Beefing Up Security At Large Shopping Centers

Arundel Bill Would Require Cameras In Parking Areas

July 09, 2009|By Nicole Fuller | Nicole Fuller,nicole.fuller@baltsun.com

An Anne Arundel County councilman plans to introduce legislation to require large shopping centers to install security cameras in parking areas, after a recent robbery attempt at Arundel Mills mall in Hanover, where a new slots parlor has been proposed.

Councilman Daryl D. Jones said the cameras would serve as an added crime-fighting tool for police and prosecutors. The proposed legislation is largely modeled after a 2005 law in Baltimore County, which was passed after a teacher was fatally shot in the parking lot of Towson Town Center.

Jones said that in addition to Arundel Mills - one of the county's largest revenue sources - the legislation will target other prominent shopping centers in the county, including Annapolis Town Center at Parole and Marley Station mall in Glen Burnie.

"Particularly with Arundel Mills, there's a perception that there's a crime problem," said Jones, a Democrat who represents the area around the mall. "It's incumbent upon the county to try to protect the citizens."

The County Council is currently weighing a zoning bill to allow slots on the grounds of Arundel Mills. Opponents of the measure say slots likely will bring more crime to the area. Jones said he would present his proposed legislation, which would likely include a provision for low-interest loans for malls to acquire the cameras, to the council in the fall.

The latest violent incident at Arundel Mills, on June 23, left a 24-year-old woman with minor injuries after four teens attacked her as she walked from the mall about 6 p.m. She was tackled from behind as her attackers tried to take her purse. A passer-by foiled the attack.

Three teenage girls were charged with attempted robbery and assault.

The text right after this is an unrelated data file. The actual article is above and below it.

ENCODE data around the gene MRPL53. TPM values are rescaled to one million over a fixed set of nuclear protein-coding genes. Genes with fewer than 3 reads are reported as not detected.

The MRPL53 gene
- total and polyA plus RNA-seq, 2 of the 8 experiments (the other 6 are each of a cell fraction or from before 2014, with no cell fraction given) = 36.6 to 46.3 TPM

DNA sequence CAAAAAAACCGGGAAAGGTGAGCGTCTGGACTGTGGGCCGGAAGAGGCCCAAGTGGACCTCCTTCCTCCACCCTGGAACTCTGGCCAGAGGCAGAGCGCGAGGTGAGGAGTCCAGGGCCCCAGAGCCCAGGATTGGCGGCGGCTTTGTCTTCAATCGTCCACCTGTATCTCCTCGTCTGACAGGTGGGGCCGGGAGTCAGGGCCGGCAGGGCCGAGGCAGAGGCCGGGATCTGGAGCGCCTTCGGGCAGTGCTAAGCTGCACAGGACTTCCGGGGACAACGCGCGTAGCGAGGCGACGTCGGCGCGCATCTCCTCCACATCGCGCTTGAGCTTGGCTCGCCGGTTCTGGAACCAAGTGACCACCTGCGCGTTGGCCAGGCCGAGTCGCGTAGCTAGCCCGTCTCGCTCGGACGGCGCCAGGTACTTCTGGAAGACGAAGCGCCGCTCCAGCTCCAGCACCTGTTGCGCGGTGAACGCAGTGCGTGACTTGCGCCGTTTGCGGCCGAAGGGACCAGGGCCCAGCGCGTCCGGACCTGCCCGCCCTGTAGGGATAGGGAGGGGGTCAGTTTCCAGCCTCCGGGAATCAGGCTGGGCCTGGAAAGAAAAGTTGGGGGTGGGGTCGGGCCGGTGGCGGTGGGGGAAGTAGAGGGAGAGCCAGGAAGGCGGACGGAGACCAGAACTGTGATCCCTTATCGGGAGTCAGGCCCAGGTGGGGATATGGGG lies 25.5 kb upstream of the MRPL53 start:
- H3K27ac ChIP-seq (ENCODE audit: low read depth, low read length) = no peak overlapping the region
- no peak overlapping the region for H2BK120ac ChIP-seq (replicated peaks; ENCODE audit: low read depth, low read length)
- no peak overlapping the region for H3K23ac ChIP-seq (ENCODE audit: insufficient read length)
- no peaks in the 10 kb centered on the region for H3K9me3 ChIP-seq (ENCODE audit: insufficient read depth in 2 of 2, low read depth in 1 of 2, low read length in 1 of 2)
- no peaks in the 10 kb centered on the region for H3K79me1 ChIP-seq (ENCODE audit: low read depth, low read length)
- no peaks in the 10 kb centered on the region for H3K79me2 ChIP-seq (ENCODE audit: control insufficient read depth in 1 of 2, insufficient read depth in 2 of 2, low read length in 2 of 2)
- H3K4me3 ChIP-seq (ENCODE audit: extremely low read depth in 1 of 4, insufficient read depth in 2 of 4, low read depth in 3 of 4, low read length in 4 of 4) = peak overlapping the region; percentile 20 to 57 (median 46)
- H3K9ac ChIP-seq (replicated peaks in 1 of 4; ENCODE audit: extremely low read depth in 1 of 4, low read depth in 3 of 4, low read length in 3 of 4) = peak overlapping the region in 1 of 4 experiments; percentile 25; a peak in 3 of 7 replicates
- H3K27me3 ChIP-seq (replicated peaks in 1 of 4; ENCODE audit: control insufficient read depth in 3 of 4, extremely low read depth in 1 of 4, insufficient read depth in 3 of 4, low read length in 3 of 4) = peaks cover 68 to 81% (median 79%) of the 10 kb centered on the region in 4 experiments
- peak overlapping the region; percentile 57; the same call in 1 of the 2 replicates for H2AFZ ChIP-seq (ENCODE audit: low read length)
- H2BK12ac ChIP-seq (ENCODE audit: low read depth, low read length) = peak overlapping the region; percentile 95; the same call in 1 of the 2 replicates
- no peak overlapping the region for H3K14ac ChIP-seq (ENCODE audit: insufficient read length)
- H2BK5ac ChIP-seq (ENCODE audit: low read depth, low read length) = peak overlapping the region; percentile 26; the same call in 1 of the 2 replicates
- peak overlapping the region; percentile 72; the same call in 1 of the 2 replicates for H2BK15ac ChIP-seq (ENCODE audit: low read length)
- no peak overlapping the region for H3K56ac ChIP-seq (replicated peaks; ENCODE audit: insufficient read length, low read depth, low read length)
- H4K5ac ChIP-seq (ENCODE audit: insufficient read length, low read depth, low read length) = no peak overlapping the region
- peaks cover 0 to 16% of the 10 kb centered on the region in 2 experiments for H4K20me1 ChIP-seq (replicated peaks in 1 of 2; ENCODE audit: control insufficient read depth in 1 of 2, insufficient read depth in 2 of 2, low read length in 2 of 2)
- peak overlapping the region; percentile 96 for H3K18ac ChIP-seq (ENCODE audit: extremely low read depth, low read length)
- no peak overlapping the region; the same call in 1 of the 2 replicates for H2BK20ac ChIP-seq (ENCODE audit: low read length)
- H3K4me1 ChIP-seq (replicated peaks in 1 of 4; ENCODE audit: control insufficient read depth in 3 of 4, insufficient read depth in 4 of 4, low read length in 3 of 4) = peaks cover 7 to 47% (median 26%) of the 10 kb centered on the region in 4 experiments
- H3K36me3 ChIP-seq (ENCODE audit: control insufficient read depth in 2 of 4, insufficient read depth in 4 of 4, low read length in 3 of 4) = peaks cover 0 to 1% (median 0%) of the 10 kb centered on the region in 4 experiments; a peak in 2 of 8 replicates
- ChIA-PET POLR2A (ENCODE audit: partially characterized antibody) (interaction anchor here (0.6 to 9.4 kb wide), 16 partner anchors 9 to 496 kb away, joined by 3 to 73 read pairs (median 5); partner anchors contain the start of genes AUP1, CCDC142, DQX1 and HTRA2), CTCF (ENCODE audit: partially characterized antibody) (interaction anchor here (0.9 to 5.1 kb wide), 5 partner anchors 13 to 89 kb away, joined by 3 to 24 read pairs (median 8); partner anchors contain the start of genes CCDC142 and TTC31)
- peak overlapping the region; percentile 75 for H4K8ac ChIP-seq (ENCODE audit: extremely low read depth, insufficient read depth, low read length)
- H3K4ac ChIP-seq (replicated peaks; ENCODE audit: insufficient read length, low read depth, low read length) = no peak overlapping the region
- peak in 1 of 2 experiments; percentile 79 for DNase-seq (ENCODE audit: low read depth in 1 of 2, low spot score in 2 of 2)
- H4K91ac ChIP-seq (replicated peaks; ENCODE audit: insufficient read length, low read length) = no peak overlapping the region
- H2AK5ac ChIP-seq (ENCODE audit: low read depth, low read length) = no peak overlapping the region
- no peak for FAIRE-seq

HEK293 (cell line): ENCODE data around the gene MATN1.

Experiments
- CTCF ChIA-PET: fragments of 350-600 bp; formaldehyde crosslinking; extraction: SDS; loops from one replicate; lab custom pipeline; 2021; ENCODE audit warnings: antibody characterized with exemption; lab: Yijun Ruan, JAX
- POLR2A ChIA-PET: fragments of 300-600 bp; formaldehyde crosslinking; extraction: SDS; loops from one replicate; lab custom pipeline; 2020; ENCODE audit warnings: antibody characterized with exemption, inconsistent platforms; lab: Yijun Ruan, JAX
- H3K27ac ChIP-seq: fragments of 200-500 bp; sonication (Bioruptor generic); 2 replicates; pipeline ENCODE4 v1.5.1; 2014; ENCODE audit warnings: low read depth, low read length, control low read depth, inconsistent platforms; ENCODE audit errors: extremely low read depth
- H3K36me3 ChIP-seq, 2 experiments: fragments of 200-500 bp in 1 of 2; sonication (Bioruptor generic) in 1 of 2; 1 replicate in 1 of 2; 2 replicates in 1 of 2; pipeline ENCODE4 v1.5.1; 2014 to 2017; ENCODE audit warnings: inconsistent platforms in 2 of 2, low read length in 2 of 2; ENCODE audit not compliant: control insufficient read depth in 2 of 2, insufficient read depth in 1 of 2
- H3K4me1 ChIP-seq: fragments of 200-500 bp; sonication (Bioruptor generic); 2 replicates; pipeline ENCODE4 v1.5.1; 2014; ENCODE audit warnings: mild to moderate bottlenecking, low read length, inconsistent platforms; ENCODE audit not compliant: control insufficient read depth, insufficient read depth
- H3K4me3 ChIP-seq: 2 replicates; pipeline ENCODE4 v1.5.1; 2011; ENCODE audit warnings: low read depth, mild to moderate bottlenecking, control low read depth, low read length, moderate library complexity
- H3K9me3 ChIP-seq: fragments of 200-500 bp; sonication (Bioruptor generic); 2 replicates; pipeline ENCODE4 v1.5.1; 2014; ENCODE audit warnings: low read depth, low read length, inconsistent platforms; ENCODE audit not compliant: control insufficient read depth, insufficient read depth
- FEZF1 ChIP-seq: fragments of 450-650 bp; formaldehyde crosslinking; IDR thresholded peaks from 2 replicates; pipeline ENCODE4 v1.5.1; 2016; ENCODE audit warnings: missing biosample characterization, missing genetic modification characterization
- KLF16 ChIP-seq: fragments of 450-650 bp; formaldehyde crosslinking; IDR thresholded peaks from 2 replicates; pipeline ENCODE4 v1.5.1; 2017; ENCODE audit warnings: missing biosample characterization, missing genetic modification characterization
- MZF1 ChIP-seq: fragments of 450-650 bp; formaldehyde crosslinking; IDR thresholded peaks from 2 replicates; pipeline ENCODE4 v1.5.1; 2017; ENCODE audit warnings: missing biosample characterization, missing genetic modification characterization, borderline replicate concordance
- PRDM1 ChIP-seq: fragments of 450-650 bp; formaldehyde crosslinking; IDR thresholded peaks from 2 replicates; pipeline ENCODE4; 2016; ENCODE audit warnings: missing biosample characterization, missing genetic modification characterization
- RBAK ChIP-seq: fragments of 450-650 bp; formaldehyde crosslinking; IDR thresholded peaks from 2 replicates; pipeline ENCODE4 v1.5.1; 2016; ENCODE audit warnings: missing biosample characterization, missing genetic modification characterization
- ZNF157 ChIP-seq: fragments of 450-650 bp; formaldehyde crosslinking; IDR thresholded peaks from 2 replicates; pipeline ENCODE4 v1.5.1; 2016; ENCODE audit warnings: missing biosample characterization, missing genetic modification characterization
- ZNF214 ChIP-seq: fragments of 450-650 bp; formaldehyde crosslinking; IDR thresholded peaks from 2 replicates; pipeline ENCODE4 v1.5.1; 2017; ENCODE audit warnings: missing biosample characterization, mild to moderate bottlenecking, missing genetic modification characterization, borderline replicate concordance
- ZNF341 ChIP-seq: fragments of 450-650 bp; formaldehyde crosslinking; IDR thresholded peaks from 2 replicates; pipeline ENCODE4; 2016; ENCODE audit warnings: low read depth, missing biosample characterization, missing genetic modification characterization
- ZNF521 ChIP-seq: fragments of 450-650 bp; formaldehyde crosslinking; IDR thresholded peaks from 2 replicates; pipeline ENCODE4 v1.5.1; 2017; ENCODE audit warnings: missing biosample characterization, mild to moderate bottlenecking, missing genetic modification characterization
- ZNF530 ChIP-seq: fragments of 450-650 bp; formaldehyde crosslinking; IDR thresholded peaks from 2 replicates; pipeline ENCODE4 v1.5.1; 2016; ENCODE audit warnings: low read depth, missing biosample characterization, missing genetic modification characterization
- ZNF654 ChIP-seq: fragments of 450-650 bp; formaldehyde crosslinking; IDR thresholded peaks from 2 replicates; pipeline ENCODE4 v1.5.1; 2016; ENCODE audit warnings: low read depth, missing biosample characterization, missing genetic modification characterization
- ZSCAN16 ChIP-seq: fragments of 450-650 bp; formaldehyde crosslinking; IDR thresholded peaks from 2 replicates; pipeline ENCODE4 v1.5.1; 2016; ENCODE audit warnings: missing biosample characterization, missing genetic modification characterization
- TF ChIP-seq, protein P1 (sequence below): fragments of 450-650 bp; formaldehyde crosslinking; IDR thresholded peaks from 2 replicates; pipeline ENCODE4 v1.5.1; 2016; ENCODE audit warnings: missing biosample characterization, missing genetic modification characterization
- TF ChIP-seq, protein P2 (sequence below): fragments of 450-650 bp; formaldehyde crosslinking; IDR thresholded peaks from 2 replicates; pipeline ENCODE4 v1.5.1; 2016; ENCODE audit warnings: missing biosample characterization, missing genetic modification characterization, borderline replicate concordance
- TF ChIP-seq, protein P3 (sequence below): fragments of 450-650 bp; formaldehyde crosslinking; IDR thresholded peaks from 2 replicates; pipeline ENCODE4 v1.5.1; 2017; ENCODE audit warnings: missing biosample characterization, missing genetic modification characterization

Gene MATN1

Late last year, five people were robbed at gunpoint in parking lots at Arundel Mills and nearby stores. No one was injured, but the crimes included an armed robbery in which two men were forced to drive their attackers to ATMs and make withdrawals, a robbery at gunpoint in the parking lot and a purse-snatching. And a security guard was stabbed in the mall when he detained two men suspected of shoplifting.

Police statistics show that through May, there had been eight robberies in the mall parking lot. In 2008 there were 14.

Justin Mulcahy, a spokesman for the Anne Arundel police, said surveillance cameras near businesses have proved effective at helping police find criminals.

"When we deal with surveillance footage, it definitely aids our agency with being able to make apprehensions," Mulcahy said. "It's proven to be an advantageous tool to solving crime."

In November 2006, a 16-year-old high school student and a Secret Service agent were wounded in a shooting at Westfield Annapolis mall. And in January 2008, a teenager was stabbed at The Mall in Columbia.

Jones said Arundel Mills' vicinity to three major roadways - the Baltimore-Washington Parkway, Interstate 95 and Route 100 - makes the shopping center an attractive spot for criminals looking to make a quick getaway.

Les Morris, a spokesman for Simon Malls, the Indianapolis-based parent company of Arundel Mills, said he could not comment on pending legislation, but the Hanover property has cameras "both inside and outside." David Keating, a spokesman for General Growth Properties Inc., the parent company of Baltimore County's White Marsh Mall, said the facility is equipped with a closed-circuit television system, but declined to further discuss the mall's public safety measures.

In Baltimore County, police say mall crime has dropped since the law passed.

From 2007 to 2008, for example, auto thefts from the county mall's parking lots decreased from 141 to 98, said Bill Toohey, a Baltimore County police spokesman.

"You can't definitely say the cameras are responsible for that, but if the criminals do know there are cameras there, they're much more likely to go where they don't think they'll be detected," Toohey said.

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